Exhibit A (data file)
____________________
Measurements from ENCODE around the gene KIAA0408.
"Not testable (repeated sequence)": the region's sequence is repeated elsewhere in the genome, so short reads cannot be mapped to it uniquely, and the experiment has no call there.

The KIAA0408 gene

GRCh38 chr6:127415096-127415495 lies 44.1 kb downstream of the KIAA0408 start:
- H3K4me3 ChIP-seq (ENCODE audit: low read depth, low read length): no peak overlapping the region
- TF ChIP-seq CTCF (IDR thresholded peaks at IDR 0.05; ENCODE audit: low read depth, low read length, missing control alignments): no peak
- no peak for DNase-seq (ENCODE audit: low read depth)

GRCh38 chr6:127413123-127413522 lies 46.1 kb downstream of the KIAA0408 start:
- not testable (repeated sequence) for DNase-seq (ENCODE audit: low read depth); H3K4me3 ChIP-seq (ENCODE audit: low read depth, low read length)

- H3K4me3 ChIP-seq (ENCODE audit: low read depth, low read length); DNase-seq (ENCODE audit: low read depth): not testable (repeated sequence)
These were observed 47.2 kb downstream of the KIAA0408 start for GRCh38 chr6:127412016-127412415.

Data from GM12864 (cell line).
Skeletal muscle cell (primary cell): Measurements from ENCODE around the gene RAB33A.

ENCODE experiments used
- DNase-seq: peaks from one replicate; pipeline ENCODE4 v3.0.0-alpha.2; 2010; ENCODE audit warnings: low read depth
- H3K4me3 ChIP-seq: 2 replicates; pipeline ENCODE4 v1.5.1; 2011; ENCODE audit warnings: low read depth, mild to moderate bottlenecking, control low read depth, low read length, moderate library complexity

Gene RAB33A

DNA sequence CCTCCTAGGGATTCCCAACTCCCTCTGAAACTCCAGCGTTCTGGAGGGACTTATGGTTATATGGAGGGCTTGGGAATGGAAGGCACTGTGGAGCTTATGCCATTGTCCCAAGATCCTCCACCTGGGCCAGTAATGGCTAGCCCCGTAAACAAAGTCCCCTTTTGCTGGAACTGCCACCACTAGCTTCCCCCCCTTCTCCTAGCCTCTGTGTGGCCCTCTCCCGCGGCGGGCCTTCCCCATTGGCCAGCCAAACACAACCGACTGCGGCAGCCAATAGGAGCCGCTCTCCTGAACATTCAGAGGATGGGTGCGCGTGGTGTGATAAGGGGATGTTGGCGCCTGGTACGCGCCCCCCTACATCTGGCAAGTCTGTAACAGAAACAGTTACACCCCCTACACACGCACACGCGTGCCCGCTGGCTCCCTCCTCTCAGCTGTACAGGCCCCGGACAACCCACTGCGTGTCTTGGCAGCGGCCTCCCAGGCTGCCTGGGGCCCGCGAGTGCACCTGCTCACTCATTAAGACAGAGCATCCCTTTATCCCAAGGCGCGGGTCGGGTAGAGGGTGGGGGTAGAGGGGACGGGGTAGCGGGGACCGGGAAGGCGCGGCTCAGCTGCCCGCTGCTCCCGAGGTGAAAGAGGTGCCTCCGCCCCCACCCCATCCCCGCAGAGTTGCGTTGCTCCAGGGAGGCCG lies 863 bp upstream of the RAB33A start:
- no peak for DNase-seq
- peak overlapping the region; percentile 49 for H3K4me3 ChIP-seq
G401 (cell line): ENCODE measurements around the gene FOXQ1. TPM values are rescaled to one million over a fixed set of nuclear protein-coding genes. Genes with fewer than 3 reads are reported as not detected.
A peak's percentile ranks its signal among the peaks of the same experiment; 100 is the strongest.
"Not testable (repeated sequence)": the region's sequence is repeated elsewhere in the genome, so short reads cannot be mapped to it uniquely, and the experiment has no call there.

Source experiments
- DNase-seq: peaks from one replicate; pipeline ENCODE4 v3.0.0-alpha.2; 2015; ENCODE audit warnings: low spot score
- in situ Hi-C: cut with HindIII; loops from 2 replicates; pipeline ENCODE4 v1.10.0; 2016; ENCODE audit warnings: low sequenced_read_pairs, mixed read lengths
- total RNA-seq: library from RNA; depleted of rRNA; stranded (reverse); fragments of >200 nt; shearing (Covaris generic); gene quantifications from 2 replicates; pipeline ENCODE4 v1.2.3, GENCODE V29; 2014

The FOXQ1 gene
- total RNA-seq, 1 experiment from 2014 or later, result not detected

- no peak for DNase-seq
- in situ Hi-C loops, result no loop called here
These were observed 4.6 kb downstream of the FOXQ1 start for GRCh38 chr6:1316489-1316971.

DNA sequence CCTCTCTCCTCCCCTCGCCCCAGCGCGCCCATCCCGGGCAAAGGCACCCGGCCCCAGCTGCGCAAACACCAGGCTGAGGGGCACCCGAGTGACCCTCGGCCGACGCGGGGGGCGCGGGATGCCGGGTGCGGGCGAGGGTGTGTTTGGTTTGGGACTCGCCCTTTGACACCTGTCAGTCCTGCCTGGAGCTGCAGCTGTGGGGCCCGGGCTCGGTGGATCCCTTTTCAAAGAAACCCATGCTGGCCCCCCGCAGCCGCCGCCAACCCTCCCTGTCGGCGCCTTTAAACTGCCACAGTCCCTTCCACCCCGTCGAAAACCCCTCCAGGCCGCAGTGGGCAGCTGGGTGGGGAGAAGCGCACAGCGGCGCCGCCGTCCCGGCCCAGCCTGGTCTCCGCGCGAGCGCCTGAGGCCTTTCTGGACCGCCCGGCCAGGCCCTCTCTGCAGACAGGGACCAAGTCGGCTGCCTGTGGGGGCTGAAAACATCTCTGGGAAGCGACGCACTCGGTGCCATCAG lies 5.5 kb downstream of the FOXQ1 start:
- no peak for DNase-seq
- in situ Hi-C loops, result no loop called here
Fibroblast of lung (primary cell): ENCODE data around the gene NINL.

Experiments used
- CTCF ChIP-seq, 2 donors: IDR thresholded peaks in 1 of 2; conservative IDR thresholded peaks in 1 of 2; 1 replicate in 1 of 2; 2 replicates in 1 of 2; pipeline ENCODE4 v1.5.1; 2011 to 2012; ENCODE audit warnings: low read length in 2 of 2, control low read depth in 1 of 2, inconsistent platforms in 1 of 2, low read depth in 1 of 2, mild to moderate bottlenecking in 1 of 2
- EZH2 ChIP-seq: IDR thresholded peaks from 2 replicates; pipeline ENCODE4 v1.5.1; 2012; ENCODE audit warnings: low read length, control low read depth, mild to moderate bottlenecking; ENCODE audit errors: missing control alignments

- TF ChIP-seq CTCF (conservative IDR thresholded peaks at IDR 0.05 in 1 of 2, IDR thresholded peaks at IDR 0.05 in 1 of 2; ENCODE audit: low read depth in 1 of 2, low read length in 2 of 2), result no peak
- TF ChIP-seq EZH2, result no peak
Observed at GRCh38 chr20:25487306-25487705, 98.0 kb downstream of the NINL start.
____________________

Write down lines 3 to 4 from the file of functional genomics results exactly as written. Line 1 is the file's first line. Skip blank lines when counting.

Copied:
The KIAA0408 gene

GRCh38 chr6:127415096-127415495 lies 44.1 kb downstream of the KIAA0408 start: